- bitch (v.)
- "to complain," attested at least from 1930, perhaps from the sense in bitchy, perhaps influenced by the verb meaning "to bungle, spoil," which is recorded from 1823. But bitched in this sense seems to echo Middle English bicched "cursed, bad," a general term of opprobrium (as in Chaucer's bicched bones "unlucky dice"), which despite the hesitation of OED, seems to be a derivative of bitch (n.).
- bitch (n.)
- Old English bicce "female dog," probably from Old Norse bikkjuna "female of the dog" (also fox, wolf, and occasionally other beasts), which is of unknown origin. Grimm derives the Old Norse word from Lapp pittja, but OED notes that "the converse is equally possible." As a term of contempt applied to women, it dates from c. 1400; of a man, c. 1500, playfully, in the sense of "dog." Used among male homosexuals from 1930s. In modern (1990s, originally African-American vernacular) slang, its use with reference to a man is sexually contemptuous, from the "woman" insult.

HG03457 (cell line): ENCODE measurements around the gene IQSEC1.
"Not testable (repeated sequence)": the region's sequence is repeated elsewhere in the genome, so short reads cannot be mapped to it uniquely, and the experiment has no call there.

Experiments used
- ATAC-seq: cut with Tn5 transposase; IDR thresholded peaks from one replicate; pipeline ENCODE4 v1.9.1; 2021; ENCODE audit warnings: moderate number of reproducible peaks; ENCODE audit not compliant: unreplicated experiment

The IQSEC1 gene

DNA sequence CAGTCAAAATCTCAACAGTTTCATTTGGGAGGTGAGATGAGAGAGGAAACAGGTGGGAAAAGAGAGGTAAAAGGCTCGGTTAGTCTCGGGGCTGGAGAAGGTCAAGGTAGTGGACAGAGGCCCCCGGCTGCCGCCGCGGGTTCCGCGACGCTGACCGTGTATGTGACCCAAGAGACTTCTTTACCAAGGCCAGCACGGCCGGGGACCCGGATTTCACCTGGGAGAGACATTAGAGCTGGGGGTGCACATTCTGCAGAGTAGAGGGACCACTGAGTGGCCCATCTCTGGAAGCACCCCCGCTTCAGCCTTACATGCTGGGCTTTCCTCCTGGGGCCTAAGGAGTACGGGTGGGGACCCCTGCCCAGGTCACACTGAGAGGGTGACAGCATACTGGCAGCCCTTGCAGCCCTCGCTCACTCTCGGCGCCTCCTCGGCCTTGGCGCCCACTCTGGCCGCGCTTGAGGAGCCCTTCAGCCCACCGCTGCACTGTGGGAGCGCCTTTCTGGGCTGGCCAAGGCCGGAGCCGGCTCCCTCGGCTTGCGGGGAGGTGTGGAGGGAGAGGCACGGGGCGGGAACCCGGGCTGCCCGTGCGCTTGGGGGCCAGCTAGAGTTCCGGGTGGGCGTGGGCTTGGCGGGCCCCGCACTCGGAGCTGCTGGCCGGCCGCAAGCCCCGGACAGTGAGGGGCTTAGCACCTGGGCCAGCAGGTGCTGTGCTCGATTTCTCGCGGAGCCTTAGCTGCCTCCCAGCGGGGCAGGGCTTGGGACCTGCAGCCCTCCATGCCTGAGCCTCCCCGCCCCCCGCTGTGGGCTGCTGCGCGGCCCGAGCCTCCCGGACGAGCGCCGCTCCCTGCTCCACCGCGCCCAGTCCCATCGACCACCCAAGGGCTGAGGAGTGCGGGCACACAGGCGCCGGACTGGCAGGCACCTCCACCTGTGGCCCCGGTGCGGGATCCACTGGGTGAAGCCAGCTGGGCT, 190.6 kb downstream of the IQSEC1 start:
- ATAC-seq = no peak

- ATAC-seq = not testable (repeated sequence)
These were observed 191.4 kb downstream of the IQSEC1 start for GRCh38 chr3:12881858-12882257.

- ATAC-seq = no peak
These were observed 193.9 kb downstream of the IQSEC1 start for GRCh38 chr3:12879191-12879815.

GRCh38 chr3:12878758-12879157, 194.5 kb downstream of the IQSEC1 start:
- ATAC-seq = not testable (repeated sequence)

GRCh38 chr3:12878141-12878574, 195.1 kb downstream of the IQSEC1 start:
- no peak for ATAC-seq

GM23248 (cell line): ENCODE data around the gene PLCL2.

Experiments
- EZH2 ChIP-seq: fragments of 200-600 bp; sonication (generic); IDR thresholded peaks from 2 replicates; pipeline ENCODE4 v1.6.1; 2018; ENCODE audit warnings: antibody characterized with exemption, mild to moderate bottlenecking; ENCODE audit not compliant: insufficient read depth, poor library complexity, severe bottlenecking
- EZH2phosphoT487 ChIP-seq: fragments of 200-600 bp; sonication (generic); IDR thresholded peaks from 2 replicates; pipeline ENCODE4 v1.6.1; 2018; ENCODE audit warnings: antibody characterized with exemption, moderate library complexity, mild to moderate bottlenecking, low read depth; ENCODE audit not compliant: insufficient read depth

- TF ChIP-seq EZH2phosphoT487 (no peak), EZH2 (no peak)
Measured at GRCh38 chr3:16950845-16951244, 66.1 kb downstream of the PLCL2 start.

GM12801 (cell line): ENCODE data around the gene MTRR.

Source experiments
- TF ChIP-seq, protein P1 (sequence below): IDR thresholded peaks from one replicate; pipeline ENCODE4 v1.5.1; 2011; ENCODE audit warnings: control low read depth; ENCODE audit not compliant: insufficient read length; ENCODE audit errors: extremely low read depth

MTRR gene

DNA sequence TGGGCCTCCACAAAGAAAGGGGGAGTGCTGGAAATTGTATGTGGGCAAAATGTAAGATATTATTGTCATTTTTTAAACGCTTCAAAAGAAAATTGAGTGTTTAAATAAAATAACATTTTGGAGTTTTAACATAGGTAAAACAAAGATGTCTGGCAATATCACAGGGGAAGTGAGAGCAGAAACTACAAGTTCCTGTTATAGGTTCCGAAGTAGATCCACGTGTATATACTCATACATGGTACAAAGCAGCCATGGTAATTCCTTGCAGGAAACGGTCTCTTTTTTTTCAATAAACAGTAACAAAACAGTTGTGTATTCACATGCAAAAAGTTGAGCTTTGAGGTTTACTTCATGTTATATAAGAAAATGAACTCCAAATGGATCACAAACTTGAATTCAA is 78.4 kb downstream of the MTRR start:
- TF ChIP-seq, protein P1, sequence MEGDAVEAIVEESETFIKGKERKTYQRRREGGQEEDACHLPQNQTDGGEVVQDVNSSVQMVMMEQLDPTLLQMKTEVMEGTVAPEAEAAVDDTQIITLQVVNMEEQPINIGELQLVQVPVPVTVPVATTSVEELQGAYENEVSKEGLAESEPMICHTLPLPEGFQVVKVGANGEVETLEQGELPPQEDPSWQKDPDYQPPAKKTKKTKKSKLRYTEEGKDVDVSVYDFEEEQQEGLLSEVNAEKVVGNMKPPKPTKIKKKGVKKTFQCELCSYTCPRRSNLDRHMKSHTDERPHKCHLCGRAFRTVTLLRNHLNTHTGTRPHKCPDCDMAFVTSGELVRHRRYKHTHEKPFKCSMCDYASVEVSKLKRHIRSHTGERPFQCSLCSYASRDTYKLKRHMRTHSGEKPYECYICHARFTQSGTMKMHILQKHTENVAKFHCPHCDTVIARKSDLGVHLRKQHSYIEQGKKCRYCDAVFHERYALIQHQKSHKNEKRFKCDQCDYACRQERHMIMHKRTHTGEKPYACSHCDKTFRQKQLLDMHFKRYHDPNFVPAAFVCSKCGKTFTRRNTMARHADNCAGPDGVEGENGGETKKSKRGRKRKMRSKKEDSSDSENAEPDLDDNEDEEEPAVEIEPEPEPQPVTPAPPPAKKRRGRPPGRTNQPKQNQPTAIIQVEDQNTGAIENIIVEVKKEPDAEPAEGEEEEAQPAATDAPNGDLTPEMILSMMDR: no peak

BITCH. A she dog, or doggess; the most offensive appellation that can be given to an English woman, even more provoking than that of whore. ["Dictionary of the Vulgar Tongue," 1811]
Bitch goddess coined 1906 by William James; the original one was success.